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Character Judgment

The opinions expressed by columnists are their own and do not necessarily represent the views of

By all accounts, Barack Obama should win this election. He and his brand control the image, the message and, to a large extent, the media of this election cycle.

Yes, the media. He has enough money to buy ads every day from now to election day, glossy magazines cannot wait to put his image on their covers, Hollywood types are so smitten that they wear his image on their clothing and YouTube is bursting at the seams with homages to him.

It is definitely his to win -- or to lose.

It all hinges on two things: likability and character.

Obama certainly is likable enough; no one gives “speech” better than the Illinois senator.

Yet what about character? Because of Obama’s newness and his lack of testing under difficult political circumstances, what do we know about his character?

“Read 'Dreams from My Father' and then tell me about character,” says Democrat strategist Mark Siegel.

Siegel brushes aside some character judgments that Obama made in the last week, such as breaking his pledge to accept public financing and a promise to the left side of his base on the FISA wiretapping bill.

Then there was the Obama “seal,” of which one Democrat strategist said, “You may as well have put it on his head, called it a helmet and drove him around in a tank.”

Siegel disagrees. “I actually am kind of excited about a Democratic candidate who cares about winning and seems to know how to win, who actually has some lead in his pencil. I'm sure Dukakis, Gore and Kerry would have done a lot of wonderful things as president, but they never got the chance. Barack Obama will.”

Purdue political scientist Bert Rockman says New York Times columnist David Brooks has it right on character regarding Obama: “He's a tough-as-nails politician who will do what he has to do. In some respects, that will stand him in good stead; in other respects, not so much.”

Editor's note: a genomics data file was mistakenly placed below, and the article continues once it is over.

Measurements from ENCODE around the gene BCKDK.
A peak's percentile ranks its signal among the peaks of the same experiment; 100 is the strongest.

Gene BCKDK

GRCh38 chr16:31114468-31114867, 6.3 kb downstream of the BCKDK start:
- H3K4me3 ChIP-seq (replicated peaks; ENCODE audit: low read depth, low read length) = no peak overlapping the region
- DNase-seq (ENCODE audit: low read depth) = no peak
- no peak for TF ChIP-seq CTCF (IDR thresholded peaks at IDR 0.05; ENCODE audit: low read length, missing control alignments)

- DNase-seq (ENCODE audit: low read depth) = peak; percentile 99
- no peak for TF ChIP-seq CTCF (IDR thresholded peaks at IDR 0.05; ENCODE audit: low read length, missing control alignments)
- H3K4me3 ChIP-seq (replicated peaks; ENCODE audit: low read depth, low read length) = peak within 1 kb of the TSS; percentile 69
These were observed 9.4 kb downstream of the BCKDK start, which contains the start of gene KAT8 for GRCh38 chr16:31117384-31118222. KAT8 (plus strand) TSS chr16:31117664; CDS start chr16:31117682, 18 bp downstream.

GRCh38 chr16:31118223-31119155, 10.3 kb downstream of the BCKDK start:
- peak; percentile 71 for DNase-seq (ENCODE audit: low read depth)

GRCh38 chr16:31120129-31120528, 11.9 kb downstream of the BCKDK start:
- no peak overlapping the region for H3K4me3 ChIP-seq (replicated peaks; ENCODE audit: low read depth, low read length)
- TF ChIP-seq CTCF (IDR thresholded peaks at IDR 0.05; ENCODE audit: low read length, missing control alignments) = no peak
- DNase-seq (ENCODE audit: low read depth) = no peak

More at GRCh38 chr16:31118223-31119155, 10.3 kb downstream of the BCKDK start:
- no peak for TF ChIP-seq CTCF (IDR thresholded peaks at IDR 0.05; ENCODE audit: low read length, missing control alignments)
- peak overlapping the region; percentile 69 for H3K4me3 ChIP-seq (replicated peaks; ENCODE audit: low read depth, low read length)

Rockman says that Obama has first-in-his-class intelligence and the ability to listen and absorb. “In my estimation,” he explains, “that is the trait most needed in a president and one that has been sorely lacking in the current president.

“All politicians would throw their mothers overboard if they had to. Obama is no different, nor is McCain,” he notes. “But McCain, like Bush and Reagan, thinks with his gut. Obama thinks with his head. That's a big difference and a crucial one.”

Part of Obama's character development is that he has to be who he says he is, even when it gets hard.

The whole flap about campaign finance was not about campaign finance at all. It was about piercing the thin, shiny image of Obama as a straight-talking, post-partisan reformer – in other words, character.

Few voters will remember his public-funding pledge or his wiretapping pledge. What they will remember is if he keeps his word, if he has the character to be president. That involves whether he can be trusted and depended on to do what needs to be done (or what he says he is going to do).

That character part is more important than the likable part this election year.

John McCain is stuck in a hall of Obama mirrors; everywhere he goes, he is marginalized by images of Obama. His best and only recourse, thanks to the anemic brand of the Republican Party, is to stick to his character and move that narrative.

McCain must insist that “when things get tough and challenging, I double-down because I know what the right thing to do is; what Barack Obama does is cut and run.”

McCain cannot win on change; he has to win on character – his and Obama's.

For his part, Obama basically must pass the character test and win on issues.

“The real thing that is ultimately going to decide this election is that people are dissatisfied and they think things are getting worse,” Rockman says. “That's a big help to the Democrats and to Obama.

“McCain's character will help him some, I'm sure. But the Republican brand name is currently in disrepute, and that will be a drag on McCain.”

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